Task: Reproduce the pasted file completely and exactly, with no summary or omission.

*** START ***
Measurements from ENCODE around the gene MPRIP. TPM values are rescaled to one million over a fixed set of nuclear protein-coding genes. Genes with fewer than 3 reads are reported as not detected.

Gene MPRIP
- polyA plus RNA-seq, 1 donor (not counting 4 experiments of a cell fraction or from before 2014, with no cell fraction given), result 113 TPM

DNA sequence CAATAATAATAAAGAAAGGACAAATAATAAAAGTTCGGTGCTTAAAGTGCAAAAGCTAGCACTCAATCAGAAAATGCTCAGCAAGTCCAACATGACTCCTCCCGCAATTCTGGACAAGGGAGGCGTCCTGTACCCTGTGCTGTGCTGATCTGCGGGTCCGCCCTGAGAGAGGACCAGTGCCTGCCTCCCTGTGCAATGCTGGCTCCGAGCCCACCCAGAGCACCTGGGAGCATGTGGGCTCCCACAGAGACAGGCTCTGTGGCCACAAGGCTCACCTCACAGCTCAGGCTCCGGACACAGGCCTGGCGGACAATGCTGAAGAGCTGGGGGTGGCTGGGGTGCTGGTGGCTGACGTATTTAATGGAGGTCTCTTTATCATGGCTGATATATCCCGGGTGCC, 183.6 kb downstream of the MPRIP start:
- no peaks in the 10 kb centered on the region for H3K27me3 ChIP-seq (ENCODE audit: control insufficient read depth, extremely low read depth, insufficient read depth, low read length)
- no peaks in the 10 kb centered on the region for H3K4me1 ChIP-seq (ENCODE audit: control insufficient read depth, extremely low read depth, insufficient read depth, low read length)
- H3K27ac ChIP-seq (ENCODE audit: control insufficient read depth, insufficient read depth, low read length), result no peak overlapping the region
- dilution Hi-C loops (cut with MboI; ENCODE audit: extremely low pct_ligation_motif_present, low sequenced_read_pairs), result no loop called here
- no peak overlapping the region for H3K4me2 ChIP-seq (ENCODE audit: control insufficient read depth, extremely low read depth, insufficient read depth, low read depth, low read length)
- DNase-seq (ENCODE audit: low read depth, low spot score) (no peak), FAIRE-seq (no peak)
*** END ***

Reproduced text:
Measurements from ENCODE around the gene MPRIP. TPM values are rescaled to one million over a fixed set of nuclear protein-coding genes. Genes with fewer than 3 reads are reported as not detected.

Gene MPRIP
- polyA plus RNA-seq, 1 donor (not counting 4 experiments of a cell fraction or from before 2014, with no cell fraction given), result 113 TPM

DNA sequence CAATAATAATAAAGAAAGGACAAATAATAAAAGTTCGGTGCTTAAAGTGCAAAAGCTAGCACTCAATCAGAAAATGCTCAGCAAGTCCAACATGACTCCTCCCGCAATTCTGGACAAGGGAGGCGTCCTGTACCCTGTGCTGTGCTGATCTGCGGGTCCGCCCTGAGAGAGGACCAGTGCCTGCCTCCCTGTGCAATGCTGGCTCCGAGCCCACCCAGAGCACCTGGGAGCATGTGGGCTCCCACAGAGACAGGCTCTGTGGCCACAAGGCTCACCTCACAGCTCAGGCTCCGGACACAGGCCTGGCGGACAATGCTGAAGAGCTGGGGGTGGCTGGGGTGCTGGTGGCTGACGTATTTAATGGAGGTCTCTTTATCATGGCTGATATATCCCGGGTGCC, 183.6 kb downstream of the MPRIP start:
- no peaks in the 10 kb centered on the region for H3K27me3 ChIP-seq (ENCODE audit: control insufficient read depth, extremely low read depth, insufficient read depth, low read length)
- no peaks in the 10 kb centered on the region for H3K4me1 ChIP-seq (ENCODE audit: control insufficient read depth, extremely low read depth, insufficient read depth, low read length)
- H3K27ac ChIP-seq (ENCODE audit: control insufficient read depth, insufficient read depth, low read length), result no peak overlapping the region
- dilution Hi-C loops (cut with MboI; ENCODE audit: extremely low pct_ligation_motif_present, low sequenced_read_pairs), result no loop called here
- no peak overlapping the region for H3K4me2 ChIP-seq (ENCODE audit: control insufficient read depth, extremely low read depth, insufficient read depth, low read depth, low read length)
- DNase-seq (ENCODE audit: low read depth, low spot score) (no peak), FAIRE-seq (no peak)